It's been one of those sucker-punch days, at the end of a week of getting kicked in the pants. I jumped into a struggling organization a year ago to try and help stop the bleeding and get it on the right path again. It seemed, at the time, like it would be hard work, to be sure, but work with clear direction, like digging a ditch. You may sweat a lot, but at least you know what a ditch is supposed to look like.
Of course, it hasn't been that simple. And, of course, there's pain for everyone around when you parachute into a place and start changing everything at once. And, of course, I know all that because I've done it before, but this job has all kinds of wrinkles to it, wrinkles that leave me wondering sometimes-in the middle of the night, mostly, though sometimes I'm overwhelmed after a day of said sucker-punches-if I can do it, or if I'm instead going to make things worse for everyone else.
It's a frightening feeling and an exhilarating feeling to know that you may succeed or you may fail catastrophically, and to genuinely not know which outcome will prevail. There's safety in a big corporation (though less and less), but it's rare that you get this kind of excitement.
But golly, sometimes there's too much excitement. Add to that the personal stress of travel and financial strains and legal pressures, and I'm starting to get that compressed feeling, the feeling one of those self-help experts might be inclined to turn back on me with some kind of faux wisdom about pressure making diamonds. Pressure makes a diamond or two, to be sure, but mostly it just crushes stuff. I mean, have you seen what they do to cars in junkyards?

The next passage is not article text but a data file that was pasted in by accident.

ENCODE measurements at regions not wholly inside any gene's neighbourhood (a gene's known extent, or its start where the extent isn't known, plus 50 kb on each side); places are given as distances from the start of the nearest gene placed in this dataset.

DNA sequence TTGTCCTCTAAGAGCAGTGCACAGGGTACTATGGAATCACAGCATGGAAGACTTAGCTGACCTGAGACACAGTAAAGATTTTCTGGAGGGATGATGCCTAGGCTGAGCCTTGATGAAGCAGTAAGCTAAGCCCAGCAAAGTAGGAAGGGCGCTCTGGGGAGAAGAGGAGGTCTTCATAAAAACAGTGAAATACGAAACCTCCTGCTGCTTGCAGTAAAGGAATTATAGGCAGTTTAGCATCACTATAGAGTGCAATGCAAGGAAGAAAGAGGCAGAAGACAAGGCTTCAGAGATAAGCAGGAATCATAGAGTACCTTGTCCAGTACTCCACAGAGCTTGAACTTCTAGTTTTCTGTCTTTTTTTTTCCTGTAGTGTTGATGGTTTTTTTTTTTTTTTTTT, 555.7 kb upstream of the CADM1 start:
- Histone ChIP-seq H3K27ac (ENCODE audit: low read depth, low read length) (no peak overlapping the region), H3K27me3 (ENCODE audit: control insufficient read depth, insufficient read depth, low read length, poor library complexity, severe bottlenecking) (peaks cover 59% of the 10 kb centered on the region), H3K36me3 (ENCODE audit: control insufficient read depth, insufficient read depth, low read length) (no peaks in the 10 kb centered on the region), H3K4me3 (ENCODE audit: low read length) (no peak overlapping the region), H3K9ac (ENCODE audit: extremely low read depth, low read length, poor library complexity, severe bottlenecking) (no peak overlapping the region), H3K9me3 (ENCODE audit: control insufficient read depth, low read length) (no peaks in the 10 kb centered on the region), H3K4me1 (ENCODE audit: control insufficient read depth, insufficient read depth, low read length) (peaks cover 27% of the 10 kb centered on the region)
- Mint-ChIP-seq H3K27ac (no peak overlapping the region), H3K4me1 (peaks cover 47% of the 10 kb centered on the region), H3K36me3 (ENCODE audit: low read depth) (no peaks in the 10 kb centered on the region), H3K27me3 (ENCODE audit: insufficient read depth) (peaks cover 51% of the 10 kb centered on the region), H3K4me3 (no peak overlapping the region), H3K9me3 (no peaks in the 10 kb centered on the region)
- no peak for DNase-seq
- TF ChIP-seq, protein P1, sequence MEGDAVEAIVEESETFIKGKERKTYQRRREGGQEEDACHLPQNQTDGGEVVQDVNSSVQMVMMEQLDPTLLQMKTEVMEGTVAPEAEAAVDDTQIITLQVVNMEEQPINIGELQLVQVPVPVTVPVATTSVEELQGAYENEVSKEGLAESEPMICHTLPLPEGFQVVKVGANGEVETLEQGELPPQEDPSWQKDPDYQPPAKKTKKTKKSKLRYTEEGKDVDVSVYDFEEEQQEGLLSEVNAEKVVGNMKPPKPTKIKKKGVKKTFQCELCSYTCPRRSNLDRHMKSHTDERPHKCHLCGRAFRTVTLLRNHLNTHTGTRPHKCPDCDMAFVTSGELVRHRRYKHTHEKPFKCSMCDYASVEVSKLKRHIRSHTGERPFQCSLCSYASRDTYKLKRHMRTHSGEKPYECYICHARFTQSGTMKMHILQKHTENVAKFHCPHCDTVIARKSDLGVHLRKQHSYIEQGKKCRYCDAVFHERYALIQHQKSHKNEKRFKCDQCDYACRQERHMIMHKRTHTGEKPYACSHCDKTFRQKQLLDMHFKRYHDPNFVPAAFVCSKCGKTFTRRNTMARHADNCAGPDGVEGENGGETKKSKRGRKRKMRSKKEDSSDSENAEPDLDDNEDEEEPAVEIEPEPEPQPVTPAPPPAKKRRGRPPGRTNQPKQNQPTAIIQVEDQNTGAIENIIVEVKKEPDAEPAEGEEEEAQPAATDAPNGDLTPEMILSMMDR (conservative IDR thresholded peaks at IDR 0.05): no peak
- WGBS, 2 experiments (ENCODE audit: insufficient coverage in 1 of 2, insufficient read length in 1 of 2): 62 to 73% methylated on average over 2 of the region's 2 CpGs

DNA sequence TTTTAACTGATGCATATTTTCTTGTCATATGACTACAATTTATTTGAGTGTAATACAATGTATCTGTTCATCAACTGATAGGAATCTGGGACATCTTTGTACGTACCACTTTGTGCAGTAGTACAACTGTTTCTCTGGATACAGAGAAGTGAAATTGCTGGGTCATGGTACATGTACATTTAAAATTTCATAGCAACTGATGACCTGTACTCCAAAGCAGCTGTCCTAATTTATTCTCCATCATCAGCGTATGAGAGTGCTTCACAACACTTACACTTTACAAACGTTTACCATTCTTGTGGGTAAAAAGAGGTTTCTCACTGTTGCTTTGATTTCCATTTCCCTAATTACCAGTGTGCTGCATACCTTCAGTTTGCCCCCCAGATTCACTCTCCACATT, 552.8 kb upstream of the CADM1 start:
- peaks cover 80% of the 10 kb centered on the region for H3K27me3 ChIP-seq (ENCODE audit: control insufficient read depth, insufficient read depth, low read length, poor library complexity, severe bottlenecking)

The pressure can be crushing, and so in the midst of it I think on two things. The first, quite simply, is that I know what hell on earth is like, because I've been there. Nurse your dying child and then bury her, and an imbalanced budget is suddenly just not that intimidating.
The second thing I remember is that all of us have within our power, at any moment, the ability to turn our eyes on the hurts or on the blessings. Now, I am one of the best hurt-counters in the business. I can not only tell you just how much water is missing from the half-empty glass, I can offer you odds on who took it, and give you half a dozen reasons why I know he's out to get me. Suffice to say that surveying blessings instead of wounds is not something that comes naturally to me.
But what a difference it makes, when I remember to do it. So after this sucker-punch of a day, the kind that in the boxing ring brings you to your knees, I sit thinking on the blessings: like my four healthy sons, safe with their mother while I am away; the fact that I have a job; that I can pray any time of the day without fear of being locked up or shot; my friends, more than I can count, who would take me in if I had nothing; and my God, who is so loving that His heart calls out to the likes of me.
When I write them down, these blessings, I run out of paper. My cup runneth over. Why fear, then, a few sucker punches? The world is a hard and sometimes unforgiving place. But love has won. Love has won.